My hunting trip took place over 3½ days. Griffith-Jones picked me up each morning about 5 am at the inn where I stayed in Sturminster Newton and returned me by 9 am for a late breakfast. From 6 to 7 pm, we went out again until about 10 pm, at which time it is still light in late May, which is when I was there. We drove about five minutes from the inn to a different dairy farm each day. At the property, we hiked to a vantage point and glassed the open fields, which were broken up by well-trimmed hedgerows. If we saw a deer we wanted to take a closer look at, we would proceed with a stalk. Sometimes we spotted a good-looking deer 500 to 600 yards away, and by the time we reached the spot where we had seen it, the animal had moved on. Fortunately, we would soon see another. Deer numbers were high on all of the farms I hunted. We saw three to four mature bucks every day, along with smaller bucks and does, plus countless gamebirds, most notably pheasants.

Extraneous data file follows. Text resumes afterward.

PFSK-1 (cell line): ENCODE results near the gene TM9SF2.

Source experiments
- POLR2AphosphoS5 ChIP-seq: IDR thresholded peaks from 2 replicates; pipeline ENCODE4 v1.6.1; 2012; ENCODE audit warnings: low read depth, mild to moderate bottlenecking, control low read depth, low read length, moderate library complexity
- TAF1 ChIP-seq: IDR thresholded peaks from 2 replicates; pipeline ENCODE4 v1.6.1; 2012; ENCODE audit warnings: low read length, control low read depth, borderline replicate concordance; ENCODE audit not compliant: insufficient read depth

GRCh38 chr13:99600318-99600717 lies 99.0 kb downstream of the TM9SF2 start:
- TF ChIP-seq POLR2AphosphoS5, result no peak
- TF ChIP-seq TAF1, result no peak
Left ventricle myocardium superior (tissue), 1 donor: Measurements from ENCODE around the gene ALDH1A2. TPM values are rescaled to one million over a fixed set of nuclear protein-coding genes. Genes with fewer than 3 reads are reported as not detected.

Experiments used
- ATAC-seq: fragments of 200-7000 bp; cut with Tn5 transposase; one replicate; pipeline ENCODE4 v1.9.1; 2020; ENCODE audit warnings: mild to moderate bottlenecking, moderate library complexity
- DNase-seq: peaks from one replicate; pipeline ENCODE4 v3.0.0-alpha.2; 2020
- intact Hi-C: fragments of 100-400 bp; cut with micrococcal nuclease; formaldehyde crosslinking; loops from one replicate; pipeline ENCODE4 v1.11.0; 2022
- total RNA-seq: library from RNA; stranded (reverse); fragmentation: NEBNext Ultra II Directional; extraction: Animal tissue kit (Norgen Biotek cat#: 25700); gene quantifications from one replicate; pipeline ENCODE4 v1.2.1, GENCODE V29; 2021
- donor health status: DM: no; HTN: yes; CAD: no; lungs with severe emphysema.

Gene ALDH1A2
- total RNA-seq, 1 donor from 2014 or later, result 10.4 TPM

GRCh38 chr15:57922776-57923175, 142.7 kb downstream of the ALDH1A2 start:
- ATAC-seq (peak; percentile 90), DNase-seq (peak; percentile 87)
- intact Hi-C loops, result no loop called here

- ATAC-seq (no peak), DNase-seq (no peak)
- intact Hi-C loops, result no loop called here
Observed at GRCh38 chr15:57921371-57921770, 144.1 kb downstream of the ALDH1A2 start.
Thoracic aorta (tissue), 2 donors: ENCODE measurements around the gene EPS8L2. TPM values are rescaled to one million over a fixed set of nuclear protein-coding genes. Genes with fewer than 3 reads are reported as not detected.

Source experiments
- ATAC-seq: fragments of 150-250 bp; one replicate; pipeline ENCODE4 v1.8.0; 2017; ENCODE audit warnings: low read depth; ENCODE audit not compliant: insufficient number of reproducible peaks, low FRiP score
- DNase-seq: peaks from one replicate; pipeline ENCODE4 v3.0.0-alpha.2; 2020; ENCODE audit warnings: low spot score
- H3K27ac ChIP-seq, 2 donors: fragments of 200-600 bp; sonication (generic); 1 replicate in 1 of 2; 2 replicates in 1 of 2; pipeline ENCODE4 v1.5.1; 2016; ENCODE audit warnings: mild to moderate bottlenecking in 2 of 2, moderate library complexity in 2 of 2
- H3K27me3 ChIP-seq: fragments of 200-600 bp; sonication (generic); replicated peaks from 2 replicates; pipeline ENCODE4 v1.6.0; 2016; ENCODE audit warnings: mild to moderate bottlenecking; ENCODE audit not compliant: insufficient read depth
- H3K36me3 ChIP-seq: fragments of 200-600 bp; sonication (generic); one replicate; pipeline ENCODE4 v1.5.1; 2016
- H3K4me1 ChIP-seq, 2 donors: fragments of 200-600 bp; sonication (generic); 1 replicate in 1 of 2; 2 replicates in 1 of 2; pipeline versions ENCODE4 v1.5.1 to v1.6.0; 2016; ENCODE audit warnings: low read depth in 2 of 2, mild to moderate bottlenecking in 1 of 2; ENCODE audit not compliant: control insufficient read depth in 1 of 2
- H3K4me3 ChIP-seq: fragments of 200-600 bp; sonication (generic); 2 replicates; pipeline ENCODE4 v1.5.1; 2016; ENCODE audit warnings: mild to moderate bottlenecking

British wildlife authorities classify six species of deer as vermin, including roe deer. There is no license required to hunt deer, and there are no limits. Griffith-Jones and Raison set their limits in consultation with each of the 70 farmers they work with. Some farms never get hunted more than once........(continued)